The Lampoon had a long tradition of shooting satirical spitballs at stuffy, mainstream publications. It was like Mad magazine with elbow patches instead of Yiddish puns. But by the '60s, their one-off parodies were still pretty parochial affairs — essentially private jokes told within the seven-square-mile echo chamber of Cambridge. Now, with a target as big and buxom as Playboy, ambitions were scaled up. What if they put out a professional-looking publication to be sold on newsstands from coast to coast? Walker Lewis, who was then the president of the Lampoon, and Rob Hoffman, the son of a well-to-do Dallas family with a mind for business as precise as a Swiss watch, approached Playboy gauging how receptive it might be to some good-natured ribbing. They fully expected the answer to be: Not very. Either that or: Go to hell. As they predicted, The Bunny threatened swift legal action. Lewis fired back, saying they looked forward to all of the free publicity that a lawsuit would bring. Not long after, the phone rang inside The Castle. Hugh Hefner was on the line.
After giving it some thought, Hefner had recognized the value of free publicity on his end, too. Not to mention the priceless measure of Ivy League literary respectability a Lampoon parody might bring. He not only gave his blessing; he offered to whip out his checkbook and help finance it. Hoffman's Dallas connections had already agreed to underwrite the printing bill, but they did take Hef up on the offer of using his distributor. An unprecedented and wildly optimistic 500,000 copies of the Lampoon's Playboy parody (featuring a Little Orphan Bosom comic, a photo of Henry Kissinger splayed out on a bearskin rug in a thong, and a pinup model in a slightly scanty jester's costume on the cover) landed on newsstands on Labor Day weekend in 1966. It sold out in a week.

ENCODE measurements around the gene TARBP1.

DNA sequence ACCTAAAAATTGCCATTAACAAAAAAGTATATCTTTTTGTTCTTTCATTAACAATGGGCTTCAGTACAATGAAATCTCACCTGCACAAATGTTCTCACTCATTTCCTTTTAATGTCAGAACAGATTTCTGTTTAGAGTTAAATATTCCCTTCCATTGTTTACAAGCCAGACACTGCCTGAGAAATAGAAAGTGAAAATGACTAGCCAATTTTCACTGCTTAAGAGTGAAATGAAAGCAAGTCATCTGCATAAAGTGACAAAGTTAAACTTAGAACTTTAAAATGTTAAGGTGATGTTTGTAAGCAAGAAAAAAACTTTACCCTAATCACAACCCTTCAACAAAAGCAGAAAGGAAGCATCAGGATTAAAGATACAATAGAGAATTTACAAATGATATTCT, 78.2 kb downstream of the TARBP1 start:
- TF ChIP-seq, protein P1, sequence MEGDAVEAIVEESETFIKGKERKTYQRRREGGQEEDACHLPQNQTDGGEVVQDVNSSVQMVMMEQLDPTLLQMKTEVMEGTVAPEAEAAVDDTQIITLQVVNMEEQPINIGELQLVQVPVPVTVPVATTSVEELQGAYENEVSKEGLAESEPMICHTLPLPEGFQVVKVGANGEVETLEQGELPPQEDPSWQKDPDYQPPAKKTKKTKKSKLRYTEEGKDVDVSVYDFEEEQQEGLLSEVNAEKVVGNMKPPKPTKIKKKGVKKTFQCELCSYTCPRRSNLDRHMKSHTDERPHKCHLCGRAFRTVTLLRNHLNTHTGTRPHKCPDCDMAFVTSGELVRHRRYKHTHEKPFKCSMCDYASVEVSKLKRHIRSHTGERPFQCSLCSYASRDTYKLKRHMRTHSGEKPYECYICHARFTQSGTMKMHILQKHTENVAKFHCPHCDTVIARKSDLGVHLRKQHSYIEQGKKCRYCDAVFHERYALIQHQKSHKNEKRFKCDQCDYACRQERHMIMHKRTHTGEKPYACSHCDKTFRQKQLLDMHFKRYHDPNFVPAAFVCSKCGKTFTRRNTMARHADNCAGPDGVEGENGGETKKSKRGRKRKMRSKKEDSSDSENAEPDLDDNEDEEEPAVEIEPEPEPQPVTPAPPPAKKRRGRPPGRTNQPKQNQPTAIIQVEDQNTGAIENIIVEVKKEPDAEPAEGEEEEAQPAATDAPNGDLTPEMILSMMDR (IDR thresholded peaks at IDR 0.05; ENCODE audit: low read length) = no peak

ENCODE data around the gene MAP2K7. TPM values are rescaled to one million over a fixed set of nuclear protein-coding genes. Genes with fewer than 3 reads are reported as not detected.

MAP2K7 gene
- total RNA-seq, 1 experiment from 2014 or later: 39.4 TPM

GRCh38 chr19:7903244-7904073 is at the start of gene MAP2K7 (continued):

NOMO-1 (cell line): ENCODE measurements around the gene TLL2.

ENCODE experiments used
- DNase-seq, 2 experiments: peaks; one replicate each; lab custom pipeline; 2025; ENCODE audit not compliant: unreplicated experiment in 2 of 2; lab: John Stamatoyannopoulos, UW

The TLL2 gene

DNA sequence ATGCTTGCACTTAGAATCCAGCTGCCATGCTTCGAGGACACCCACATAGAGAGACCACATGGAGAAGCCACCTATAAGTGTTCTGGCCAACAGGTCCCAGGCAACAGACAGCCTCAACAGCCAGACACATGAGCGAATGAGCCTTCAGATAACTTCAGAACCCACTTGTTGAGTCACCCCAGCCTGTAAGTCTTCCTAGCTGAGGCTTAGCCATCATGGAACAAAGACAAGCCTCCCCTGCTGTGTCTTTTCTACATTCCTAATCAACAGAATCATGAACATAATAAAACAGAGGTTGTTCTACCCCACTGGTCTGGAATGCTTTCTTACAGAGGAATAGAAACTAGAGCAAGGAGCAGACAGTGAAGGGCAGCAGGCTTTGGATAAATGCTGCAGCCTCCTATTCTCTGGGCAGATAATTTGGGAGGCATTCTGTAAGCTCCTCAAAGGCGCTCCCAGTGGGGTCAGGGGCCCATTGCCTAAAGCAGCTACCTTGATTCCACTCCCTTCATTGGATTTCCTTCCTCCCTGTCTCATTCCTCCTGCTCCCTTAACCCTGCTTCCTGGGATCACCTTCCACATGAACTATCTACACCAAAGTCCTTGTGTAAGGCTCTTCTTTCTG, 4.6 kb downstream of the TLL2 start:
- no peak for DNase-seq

Henry Beard, one of the issue's key contributors, who, along with Doug Kenney, was also one of the Lampoon's rising young stars at the time, recalls walking with Hoffman to a bank in Harvard Square with a check for $155,000 to be deposited into the Lampoon account. "The whole way we kept saying, 'What happened here? This could be the start of something!' It opened our eyes to the possibility of doing a national humor magazine."
* * *
After the Playboy parody, three things quickly happened at The Harvard Lampoon. The Castle, which had fallen into utter disrepair, got sorely needed updates to its wheezy heating and electrical systems that had basically been left untouched from the days of the Depression. Second, its subscriber base finally spread beyond mere Harvard alumni to a national audience. And third, Beard and Kenney were anointed as the magazine's resident enfants terribles. The whip-smart yin-and-yang hopes for the next generation. They couldn't have been more different.
Henry Beard (class of '67) was, in fact, the genuine WASP article. The great-grandson of James Buchanan's vice president, John C. Breckinridge, he grew up in the Westbury Hotel on the Upper East Side of Manhattan. His father was a Yale-educated Wall Street accountant who was the heir to a family woolen mill in Canada. Before enrolling at Harvard, he attended the prestigious Taft School, where he gave the impression of being a middle-aged curmudgeon while still in his teens. He looked like an exotic baby bird in horn-rimmed glasses, baggy Brooks Brothers tweed blazers, and a pipe clenched between his teeth. There wasn't a lick of irony in the pose.
Doug Kenney (class of '68) had a decidedly different background. He grew up in the improbably named Cleveland suburb of Chagrin Falls, Ohio, where his Irish-Catholic father was a tennis pro. Or, at least, that's how Kenney chose to tell it. In truth, his father had long given up a career of stringing rackets and taken a position as a corporate personnel manager. But his murky blue-collar background made for vivid self-mythologizing. Either way, Kenney had spent his high-school summers working at private clubs, a middle-class kid waiting on blue-blood members not unlike the Beards. Despite Kenney's brilliance, his father had deeply preferred Doug's older brother Daniel — a beloved all-American type who would pass away from kidney failure in his twenties. Doug worshiped him and felt as though his parents saw him as a pale consolation prize — that he should have been the one to die rather than Daniel. At school and at home, he felt like an unloved misfit.